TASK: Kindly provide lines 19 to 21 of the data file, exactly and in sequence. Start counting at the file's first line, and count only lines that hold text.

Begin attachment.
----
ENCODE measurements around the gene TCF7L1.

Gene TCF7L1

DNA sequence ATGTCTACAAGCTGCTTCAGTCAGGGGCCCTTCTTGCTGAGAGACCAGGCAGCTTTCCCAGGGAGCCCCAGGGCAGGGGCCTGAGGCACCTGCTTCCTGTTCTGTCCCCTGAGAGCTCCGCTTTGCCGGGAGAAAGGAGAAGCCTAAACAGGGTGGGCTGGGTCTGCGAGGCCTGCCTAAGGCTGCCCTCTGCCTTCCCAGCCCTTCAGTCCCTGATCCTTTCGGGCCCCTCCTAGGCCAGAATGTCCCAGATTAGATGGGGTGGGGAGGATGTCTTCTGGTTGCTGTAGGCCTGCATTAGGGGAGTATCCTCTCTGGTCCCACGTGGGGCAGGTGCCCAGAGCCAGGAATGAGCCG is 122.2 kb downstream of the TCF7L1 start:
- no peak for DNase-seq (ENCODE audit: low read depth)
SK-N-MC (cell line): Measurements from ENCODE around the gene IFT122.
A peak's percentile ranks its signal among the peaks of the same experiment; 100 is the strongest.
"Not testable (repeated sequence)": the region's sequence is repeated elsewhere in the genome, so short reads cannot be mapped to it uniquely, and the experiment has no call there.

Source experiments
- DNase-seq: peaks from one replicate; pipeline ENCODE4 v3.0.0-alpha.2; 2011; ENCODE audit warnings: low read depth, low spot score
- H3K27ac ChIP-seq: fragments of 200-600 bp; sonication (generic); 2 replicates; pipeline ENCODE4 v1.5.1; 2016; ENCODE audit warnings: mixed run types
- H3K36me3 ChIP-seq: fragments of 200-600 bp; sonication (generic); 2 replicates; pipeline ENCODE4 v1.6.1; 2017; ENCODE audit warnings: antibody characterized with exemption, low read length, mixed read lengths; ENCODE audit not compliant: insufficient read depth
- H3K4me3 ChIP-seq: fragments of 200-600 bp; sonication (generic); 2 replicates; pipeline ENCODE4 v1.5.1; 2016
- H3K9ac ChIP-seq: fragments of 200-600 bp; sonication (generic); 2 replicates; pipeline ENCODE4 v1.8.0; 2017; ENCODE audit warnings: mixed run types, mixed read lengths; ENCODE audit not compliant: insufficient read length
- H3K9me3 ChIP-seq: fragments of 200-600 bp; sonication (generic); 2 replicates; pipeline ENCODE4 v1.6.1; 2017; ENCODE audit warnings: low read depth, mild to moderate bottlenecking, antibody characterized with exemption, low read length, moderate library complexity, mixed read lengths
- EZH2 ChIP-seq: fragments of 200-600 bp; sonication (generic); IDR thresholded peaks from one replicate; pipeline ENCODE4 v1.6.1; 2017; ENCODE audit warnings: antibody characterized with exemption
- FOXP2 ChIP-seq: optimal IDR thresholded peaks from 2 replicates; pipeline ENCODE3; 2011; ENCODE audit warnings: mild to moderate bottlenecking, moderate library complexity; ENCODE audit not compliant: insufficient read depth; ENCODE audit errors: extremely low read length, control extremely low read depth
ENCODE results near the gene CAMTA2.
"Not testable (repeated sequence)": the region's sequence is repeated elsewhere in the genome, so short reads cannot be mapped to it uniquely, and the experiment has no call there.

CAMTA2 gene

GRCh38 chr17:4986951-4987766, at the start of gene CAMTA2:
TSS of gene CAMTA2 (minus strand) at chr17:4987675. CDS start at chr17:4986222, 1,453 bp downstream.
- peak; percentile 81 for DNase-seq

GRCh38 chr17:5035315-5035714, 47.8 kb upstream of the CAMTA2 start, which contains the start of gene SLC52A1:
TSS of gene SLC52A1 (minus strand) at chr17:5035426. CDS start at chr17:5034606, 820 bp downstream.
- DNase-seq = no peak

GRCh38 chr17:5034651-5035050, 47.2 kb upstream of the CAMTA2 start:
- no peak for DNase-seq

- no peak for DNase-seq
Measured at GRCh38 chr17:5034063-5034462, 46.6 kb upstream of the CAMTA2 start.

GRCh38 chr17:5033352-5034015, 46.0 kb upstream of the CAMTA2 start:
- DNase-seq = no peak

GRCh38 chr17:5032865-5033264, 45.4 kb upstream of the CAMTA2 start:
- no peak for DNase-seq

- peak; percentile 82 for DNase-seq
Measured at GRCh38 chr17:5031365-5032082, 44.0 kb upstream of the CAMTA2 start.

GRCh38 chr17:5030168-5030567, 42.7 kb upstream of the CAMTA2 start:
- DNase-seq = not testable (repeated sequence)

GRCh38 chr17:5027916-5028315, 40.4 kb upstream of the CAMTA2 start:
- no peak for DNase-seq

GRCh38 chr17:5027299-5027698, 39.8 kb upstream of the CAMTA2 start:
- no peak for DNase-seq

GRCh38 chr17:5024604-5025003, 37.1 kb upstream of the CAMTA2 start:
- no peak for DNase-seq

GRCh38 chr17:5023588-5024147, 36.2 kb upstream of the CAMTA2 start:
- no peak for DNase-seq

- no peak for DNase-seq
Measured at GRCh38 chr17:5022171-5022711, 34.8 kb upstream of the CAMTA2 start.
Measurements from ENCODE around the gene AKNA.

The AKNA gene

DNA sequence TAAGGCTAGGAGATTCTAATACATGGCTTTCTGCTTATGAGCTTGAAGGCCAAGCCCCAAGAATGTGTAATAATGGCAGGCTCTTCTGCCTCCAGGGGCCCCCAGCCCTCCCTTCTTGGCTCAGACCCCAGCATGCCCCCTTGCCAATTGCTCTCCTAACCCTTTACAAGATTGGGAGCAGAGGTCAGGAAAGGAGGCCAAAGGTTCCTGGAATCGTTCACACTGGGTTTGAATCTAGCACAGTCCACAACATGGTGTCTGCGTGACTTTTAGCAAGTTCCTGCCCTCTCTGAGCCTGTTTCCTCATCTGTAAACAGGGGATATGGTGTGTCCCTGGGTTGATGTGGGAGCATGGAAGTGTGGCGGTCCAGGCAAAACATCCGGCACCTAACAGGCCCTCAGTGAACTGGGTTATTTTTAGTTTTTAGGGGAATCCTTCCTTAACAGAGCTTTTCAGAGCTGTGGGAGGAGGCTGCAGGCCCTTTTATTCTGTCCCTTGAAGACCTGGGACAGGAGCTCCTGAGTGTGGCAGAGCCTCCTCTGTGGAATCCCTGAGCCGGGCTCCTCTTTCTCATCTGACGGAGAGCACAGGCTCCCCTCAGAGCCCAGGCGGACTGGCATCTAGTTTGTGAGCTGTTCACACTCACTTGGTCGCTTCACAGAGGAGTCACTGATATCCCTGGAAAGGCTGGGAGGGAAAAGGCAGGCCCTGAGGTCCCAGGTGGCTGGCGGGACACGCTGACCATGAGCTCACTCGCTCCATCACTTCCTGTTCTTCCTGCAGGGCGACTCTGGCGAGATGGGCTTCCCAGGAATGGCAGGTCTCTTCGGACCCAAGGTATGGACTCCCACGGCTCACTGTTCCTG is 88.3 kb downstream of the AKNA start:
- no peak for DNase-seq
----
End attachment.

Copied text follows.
CAMTA2 gene

GRCh38 chr17:4986951-4987766, at the start of gene CAMTA2:
TSS of gene CAMTA2 (minus strand) at chr17:4987675. CDS start at chr17:4986222, 1,453 bp downstream.